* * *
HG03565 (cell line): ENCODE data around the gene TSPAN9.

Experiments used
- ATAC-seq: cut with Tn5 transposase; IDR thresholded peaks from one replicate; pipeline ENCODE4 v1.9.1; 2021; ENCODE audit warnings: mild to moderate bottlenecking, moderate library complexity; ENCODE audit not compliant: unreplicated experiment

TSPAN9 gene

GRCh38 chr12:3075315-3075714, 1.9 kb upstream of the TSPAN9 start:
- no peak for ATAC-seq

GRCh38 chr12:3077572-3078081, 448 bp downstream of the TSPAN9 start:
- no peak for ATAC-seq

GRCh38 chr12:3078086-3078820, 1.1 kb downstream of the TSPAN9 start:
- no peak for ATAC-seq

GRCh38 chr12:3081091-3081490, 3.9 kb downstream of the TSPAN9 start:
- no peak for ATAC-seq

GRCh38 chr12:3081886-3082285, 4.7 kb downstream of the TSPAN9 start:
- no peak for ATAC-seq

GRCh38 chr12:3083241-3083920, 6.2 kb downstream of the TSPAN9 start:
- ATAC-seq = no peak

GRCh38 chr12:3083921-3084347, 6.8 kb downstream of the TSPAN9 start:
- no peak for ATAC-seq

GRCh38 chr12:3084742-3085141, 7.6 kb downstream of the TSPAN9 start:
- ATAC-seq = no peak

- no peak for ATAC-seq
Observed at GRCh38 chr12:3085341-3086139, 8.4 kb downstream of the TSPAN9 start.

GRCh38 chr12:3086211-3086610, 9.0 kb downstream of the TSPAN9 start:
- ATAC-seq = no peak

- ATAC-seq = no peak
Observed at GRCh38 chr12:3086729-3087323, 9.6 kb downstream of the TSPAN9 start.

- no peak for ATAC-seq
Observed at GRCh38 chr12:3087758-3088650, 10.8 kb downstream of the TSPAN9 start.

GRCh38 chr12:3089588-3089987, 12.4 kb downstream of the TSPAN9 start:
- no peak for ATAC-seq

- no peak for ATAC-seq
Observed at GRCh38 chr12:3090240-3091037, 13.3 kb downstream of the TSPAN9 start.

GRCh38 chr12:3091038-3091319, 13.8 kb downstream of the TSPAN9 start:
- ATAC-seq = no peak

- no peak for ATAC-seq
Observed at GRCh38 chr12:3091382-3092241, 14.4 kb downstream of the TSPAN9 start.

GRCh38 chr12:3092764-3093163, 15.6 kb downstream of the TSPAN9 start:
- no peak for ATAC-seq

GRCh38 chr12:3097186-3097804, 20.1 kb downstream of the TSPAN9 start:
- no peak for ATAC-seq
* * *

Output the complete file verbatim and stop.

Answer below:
HG03565 (cell line): ENCODE data around the gene TSPAN9.

Experiments used
- ATAC-seq: cut with Tn5 transposase; IDR thresholded peaks from one replicate; pipeline ENCODE4 v1.9.1; 2021; ENCODE audit warnings: mild to moderate bottlenecking, moderate library complexity; ENCODE audit not compliant: unreplicated experiment

TSPAN9 gene

GRCh38 chr12:3075315-3075714, 1.9 kb upstream of the TSPAN9 start:
- no peak for ATAC-seq

GRCh38 chr12:3077572-3078081, 448 bp downstream of the TSPAN9 start:
- no peak for ATAC-seq

GRCh38 chr12:3078086-3078820, 1.1 kb downstream of the TSPAN9 start:
- no peak for ATAC-seq

GRCh38 chr12:3081091-3081490, 3.9 kb downstream of the TSPAN9 start:
- no peak for ATAC-seq

GRCh38 chr12:3081886-3082285, 4.7 kb downstream of the TSPAN9 start:
- no peak for ATAC-seq

GRCh38 chr12:3083241-3083920, 6.2 kb downstream of the TSPAN9 start:
- ATAC-seq = no peak

GRCh38 chr12:3083921-3084347, 6.8 kb downstream of the TSPAN9 start:
- no peak for ATAC-seq

GRCh38 chr12:3084742-3085141, 7.6 kb downstream of the TSPAN9 start:
- ATAC-seq = no peak

- no peak for ATAC-seq
Observed at GRCh38 chr12:3085341-3086139, 8.4 kb downstream of the TSPAN9 start.

GRCh38 chr12:3086211-3086610, 9.0 kb downstream of the TSPAN9 start:
- ATAC-seq = no peak

- ATAC-seq = no peak
Observed at GRCh38 chr12:3086729-3087323, 9.6 kb downstream of the TSPAN9 start.

- no peak for ATAC-seq
Observed at GRCh38 chr12:3087758-3088650, 10.8 kb downstream of the TSPAN9 start.

GRCh38 chr12:3089588-3089987, 12.4 kb downstream of the TSPAN9 start:
- no peak for ATAC-seq

- no peak for ATAC-seq
Observed at GRCh38 chr12:3090240-3091037, 13.3 kb downstream of the TSPAN9 start.

GRCh38 chr12:3091038-3091319, 13.8 kb downstream of the TSPAN9 start:
- ATAC-seq = no peak

- no peak for ATAC-seq
Observed at GRCh38 chr12:3091382-3092241, 14.4 kb downstream of the TSPAN9 start.

GRCh38 chr12:3092764-3093163, 15.6 kb downstream of the TSPAN9 start:
- no peak for ATAC-seq

GRCh38 chr12:3097186-3097804, 20.1 kb downstream of the TSPAN9 start:
- no peak for ATAC-seq